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`calc`

We now modify rpcalc to handle infix operators instead of postfix. Infix
notation involves the concept of operator precedence and the need for
parentheses nested to arbitrary depth. Here is the Bison code for
`calc.y`, an infix desk-top calculator.

/* Infix notation calculator. */

%{ #include <math.h> #include <stdio.h> int yylex (void); void yyerror (char const *); %}

/* Bison declarations. */ %define api.value.type {double} %token NUM %left '-' '+' %left '*' '/' %precedence NEG /* negation--unary minus */ %right '^' /* exponentiation */

%% /* The grammar follows. */

input: %empty | input line ;

line: '\n' | exp '\n' { printf ("\t%.10g\n", $1); } ;

exp: NUM | exp '+' exp { $$ = $1 + $3; } | exp '-' exp { $$ = $1 - $3; } | exp '*' exp { $$ = $1 * $3; } | exp '/' exp { $$ = $1 / $3; } | '-' exp %prec NEG { $$ = -$2; } | exp '^' exp { $$ = pow ($1, $3); } | '(' exp ')' { $$ = $2; } ;

%%

The functions `yylex`

, `yyerror`

and `main`

can be the
same as before.

There are two important new features shown in this code.

In the second section (Bison declarations), `%left`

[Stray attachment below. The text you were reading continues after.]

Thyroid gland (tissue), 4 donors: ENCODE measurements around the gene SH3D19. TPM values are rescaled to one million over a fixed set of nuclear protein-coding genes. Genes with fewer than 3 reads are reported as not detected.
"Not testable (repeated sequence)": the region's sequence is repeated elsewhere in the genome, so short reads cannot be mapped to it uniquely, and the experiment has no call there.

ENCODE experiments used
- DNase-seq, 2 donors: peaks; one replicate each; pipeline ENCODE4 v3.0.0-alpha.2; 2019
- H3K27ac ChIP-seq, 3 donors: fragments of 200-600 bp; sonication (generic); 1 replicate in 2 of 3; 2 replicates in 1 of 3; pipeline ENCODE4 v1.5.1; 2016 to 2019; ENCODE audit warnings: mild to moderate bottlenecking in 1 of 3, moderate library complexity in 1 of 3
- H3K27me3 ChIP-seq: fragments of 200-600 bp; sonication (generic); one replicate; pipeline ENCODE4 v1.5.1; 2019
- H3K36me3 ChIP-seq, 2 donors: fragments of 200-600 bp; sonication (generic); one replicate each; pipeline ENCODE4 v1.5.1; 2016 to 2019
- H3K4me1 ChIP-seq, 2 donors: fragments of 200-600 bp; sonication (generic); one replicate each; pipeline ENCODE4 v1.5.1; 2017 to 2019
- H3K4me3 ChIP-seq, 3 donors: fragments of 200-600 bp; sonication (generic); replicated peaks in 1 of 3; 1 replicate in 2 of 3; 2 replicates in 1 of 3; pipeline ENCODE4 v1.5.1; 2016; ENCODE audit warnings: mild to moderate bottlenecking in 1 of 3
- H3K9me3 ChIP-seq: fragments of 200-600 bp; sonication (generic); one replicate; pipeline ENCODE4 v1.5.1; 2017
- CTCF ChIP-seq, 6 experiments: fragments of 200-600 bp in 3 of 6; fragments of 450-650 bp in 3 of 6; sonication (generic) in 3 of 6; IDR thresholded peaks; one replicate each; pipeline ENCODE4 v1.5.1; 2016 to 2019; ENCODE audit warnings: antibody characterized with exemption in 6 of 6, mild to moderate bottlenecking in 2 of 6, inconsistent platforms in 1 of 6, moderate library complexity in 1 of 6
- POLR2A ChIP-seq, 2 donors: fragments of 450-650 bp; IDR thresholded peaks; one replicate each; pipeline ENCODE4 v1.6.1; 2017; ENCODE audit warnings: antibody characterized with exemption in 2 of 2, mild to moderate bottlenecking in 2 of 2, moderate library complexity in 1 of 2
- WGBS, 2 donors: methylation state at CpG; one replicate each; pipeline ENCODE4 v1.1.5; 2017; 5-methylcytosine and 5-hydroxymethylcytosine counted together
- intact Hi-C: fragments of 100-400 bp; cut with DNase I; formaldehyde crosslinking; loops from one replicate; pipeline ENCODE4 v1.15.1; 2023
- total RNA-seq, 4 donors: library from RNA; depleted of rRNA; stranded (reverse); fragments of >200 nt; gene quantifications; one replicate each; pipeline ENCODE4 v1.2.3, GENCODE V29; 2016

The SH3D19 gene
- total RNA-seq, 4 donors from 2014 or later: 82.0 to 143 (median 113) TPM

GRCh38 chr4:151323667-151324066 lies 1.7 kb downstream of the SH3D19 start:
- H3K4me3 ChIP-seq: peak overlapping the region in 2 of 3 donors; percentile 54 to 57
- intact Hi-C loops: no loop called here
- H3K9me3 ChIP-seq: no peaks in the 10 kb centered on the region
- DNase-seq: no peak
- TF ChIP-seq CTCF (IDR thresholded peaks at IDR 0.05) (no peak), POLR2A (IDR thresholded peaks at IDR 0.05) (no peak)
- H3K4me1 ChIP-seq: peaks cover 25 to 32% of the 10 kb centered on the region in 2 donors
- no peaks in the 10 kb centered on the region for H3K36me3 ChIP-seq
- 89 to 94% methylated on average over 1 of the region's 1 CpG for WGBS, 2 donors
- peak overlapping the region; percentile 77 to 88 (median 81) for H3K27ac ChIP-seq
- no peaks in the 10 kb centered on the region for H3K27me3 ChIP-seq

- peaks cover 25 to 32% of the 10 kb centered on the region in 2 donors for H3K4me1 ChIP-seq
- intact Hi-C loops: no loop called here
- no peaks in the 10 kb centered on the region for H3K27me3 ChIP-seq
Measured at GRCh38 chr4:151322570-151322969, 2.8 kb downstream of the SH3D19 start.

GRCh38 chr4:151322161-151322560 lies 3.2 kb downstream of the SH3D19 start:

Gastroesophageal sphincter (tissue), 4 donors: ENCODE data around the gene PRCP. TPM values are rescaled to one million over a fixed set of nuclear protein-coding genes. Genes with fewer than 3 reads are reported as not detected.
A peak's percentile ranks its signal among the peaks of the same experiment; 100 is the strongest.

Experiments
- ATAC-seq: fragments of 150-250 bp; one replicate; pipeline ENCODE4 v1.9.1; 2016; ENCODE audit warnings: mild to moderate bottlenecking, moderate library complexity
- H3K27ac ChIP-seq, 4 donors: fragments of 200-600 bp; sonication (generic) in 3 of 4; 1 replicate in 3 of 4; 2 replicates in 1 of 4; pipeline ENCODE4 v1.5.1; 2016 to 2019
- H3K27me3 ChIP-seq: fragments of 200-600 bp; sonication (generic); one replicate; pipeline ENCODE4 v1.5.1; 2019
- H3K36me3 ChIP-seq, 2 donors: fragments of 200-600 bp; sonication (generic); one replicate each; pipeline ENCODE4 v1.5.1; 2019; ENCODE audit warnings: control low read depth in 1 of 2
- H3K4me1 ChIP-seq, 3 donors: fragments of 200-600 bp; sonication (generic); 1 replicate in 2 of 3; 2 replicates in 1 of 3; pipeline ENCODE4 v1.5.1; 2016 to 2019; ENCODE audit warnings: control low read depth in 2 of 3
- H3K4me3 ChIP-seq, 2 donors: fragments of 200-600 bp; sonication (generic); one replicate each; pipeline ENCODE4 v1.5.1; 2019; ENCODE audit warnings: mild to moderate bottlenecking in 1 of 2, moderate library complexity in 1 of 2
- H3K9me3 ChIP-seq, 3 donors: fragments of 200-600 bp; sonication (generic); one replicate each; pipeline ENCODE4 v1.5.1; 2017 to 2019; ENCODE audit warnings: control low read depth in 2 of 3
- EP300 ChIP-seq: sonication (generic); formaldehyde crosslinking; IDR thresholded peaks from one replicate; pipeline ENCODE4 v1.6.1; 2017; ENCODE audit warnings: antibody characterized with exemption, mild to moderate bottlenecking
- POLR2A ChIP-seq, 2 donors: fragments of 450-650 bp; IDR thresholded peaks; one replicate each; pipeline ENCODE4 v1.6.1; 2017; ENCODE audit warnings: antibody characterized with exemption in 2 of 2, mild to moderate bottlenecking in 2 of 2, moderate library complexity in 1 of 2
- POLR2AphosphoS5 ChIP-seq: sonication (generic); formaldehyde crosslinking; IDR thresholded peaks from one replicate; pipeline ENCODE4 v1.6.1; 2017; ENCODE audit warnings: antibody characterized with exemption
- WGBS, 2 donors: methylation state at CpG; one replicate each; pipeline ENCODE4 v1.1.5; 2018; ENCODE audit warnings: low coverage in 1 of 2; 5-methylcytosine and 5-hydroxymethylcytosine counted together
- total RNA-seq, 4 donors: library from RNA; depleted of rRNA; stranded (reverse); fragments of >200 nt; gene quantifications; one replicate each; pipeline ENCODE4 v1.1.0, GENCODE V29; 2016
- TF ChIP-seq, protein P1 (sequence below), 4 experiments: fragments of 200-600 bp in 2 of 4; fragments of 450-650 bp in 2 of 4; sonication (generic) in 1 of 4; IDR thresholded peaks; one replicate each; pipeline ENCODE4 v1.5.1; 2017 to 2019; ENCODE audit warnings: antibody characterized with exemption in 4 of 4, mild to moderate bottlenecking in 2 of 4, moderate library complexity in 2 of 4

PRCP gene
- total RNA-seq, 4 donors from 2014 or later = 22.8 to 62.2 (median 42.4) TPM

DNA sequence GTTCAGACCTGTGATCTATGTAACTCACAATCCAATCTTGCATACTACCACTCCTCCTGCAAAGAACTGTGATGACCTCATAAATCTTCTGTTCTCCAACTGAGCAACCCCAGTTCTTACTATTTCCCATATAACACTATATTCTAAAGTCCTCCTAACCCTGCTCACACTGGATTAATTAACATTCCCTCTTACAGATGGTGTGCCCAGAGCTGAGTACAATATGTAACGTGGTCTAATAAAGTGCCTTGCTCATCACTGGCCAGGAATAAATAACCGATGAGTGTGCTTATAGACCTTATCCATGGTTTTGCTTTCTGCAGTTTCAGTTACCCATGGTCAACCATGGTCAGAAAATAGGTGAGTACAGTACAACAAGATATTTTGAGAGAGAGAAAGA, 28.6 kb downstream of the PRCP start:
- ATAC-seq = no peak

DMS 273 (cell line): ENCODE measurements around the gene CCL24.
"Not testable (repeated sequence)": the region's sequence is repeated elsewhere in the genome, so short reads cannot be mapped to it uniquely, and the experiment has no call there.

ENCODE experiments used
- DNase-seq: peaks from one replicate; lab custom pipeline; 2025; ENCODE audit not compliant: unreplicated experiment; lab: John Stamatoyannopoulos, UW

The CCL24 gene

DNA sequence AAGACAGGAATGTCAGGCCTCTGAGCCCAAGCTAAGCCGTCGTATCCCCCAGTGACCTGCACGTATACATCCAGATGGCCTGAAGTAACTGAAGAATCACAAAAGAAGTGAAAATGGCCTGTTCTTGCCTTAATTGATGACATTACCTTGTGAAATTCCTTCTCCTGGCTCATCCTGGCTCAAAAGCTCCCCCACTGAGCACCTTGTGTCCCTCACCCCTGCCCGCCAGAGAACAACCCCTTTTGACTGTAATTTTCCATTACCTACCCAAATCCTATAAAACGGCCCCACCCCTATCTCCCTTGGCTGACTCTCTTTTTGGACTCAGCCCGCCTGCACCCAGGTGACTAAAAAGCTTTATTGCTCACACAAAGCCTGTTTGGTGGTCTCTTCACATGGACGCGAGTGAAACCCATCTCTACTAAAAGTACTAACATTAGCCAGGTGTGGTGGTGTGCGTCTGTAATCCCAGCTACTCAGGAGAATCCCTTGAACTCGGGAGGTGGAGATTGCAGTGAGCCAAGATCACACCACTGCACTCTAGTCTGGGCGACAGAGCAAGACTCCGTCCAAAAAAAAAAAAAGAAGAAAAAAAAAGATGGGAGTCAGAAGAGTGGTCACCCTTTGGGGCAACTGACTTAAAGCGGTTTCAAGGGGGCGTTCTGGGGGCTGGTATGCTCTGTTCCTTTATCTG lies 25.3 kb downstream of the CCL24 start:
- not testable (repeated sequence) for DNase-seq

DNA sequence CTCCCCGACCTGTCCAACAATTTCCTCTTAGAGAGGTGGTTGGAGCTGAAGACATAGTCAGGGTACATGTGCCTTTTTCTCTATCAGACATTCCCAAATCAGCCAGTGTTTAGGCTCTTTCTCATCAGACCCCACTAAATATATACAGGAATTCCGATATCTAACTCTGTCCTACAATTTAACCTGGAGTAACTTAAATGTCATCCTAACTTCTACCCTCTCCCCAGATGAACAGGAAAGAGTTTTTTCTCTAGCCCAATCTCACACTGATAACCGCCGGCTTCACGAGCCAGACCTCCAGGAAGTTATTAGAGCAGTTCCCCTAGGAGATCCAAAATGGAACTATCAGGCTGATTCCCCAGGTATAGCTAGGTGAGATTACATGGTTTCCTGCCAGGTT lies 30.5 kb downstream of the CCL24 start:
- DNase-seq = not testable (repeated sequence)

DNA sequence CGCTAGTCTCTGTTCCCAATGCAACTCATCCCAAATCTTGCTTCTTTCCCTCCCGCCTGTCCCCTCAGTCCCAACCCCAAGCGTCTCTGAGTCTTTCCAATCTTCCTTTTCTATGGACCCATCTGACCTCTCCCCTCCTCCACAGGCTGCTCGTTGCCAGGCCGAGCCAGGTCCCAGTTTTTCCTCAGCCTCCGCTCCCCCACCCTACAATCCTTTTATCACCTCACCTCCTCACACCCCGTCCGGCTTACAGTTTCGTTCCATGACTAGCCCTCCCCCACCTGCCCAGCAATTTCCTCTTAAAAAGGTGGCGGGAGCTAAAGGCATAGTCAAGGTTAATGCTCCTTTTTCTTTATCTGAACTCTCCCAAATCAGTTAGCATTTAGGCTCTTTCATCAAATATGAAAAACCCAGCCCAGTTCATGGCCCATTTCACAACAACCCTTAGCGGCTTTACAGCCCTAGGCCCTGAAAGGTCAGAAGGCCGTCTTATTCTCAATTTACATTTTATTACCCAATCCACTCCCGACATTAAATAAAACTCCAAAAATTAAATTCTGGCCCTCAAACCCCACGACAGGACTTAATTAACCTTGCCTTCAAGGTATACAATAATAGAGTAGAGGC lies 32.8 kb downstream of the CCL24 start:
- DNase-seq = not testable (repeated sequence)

declares token
types and says they are left-associative operators. The declarations
`%left`

and `%right`

(right associativity) take the place of
`%token`

which is used to declare a token type name without
associativity/precedence. (These tokens are single-character literals, which
ordinarily don’t need to be declared. We declare them here to specify
the associativity/precedence.)

Operator precedence is determined by the line ordering of the
declarations; the higher the line number of the declaration (lower on
the page or screen), the higher the precedence. Hence, exponentiation
has the highest precedence, unary minus (`NEG`

) is next, followed
by ‘`*`’ and ‘`/`’, and so on. Unary minus is not associative,
only precedence matters (`%precedence`

. See Operator
Precedence.

The other important new feature is the `%prec`

in the grammar
section for the unary minus operator. The `%prec`

simply instructs
Bison that the rule ‘`| '-' exp`’ has the same precedence as
`NEG`

—in this case the next-to-highest. See Context-Dependent Precedence.

Here is a sample run of `calc.y`:

$calc4 + 4.5 - (34/(8*3+-3))6.880952381-56 + 2-543 ^ 29

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